Jim started at the Gamma Building Flats at 11:00 am and I met him there at 1:30 pm. We fished for about an hour and then waded up to the Old Railroad Bridge. The stream gage was at 5.13 feet and the water temperature was 44 degrees F at 1:30 pm and 50 degrees F at 6 pm. The water was clear in the shallows and stained where over knee deep. Altogether we caught twelve trout and a few small suckers and creek chubs. Most of the time we used a two-fly rig of a weighted nymph as the point fly and a blood dot egg as the dropper fly. We only saw 3 other anglers. That is pretty much a repeat story of my notes for March 9th so this stream report will focus on some things that were different.
Wading up to the Old Railroad Bridge was more difficult (from my 73 year old and arthritic point of view) than it was on March 9th when the gage was at 4.73 feet. Most of the stream bottom on the way up is a mixture of bedrock, gravel, and softball to basketball sized boulders. This shows the water we waded to get there:
We saw midges in the air as usual at the Gamma Building Flats but no trout were surface feeding on them like they were on March 9th. Then we saw something new as we waded upstream. There were a decent number of early brown stoneflies in the air and there were some slashing surface rises. That usually happens when the females return to the water to deposit their eggs. At most other times, stonefly nymphs are more productive. You can learn more about those flies at Early Brown Stoneflies.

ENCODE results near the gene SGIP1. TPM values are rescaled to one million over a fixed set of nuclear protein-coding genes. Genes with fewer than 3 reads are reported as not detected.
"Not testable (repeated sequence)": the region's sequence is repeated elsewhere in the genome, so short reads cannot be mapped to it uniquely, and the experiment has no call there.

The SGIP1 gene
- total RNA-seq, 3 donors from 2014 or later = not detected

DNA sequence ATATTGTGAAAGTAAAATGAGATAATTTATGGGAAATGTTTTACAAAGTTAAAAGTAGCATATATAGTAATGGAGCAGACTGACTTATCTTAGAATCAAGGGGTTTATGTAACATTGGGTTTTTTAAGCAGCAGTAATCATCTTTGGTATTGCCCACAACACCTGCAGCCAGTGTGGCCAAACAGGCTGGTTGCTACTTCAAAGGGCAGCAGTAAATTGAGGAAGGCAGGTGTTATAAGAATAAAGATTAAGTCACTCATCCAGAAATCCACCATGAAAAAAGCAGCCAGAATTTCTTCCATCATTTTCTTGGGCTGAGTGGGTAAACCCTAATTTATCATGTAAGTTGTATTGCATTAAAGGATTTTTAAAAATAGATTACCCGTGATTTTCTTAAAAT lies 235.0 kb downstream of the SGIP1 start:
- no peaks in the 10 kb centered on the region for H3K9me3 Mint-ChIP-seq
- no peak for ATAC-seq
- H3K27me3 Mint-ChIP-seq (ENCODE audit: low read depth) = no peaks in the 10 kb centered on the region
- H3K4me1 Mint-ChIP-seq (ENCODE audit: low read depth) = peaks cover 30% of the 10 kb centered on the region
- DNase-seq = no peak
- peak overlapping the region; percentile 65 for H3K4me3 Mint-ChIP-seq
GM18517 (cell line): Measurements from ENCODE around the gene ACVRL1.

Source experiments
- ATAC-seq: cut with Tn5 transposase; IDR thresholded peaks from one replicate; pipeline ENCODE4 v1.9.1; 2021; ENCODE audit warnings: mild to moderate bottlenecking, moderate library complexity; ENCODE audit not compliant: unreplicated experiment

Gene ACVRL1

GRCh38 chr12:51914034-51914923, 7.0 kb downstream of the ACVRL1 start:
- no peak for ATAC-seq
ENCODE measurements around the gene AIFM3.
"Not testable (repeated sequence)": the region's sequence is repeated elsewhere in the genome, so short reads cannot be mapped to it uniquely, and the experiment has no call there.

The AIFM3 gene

Trout were surface feeding in the faster water in the bridge pool too but we couldn’t see what they were hitting. What to do? Should we fish a stone fly imitation on the surface? Most of the trout we already caught had taken a blood dot egg on the bottom so we decided to stay the course. This is the #14 Orange Bling Blood Dot we used. It’s not much to look at in your fly tying vise but it looks a lot more like a fish egg when you get it wet:
We each caught a few more fish in the higher than normal water in the bridge pool including this nice trout that Jim caught using a jig head version of the Orange Bling Blood Dot. Then he said, “ Next time let’s show a picture of you with a big fish.”
Pictures can make fish stories a lot better but sometimes we don’t take them. A good example was the time I caught my biggest Pine Creek smallmouth bass on a #14 chartreuse Mop Fly. It was January 10, 2021 when the water temperature was 38 degrees F at 3 pm. Who would think that a smallmouth bass would take a fly in water that cold? We were cold too from standing in the water for over 3 hours so I held the fish up for Jim to see and then released it without taking a picture.